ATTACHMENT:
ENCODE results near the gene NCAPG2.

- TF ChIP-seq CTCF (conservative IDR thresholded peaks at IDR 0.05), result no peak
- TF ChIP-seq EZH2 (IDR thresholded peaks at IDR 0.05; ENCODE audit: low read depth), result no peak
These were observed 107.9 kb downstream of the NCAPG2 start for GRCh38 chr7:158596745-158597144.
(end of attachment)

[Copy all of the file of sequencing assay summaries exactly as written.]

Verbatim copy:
ENCODE results near the gene NCAPG2.

- TF ChIP-seq CTCF (conservative IDR thresholded peaks at IDR 0.05), result no peak
- TF ChIP-seq EZH2 (IDR thresholded peaks at IDR 0.05; ENCODE audit: low read depth), result no peak
These were observed 107.9 kb downstream of the NCAPG2 start for GRCh38 chr7:158596745-158597144.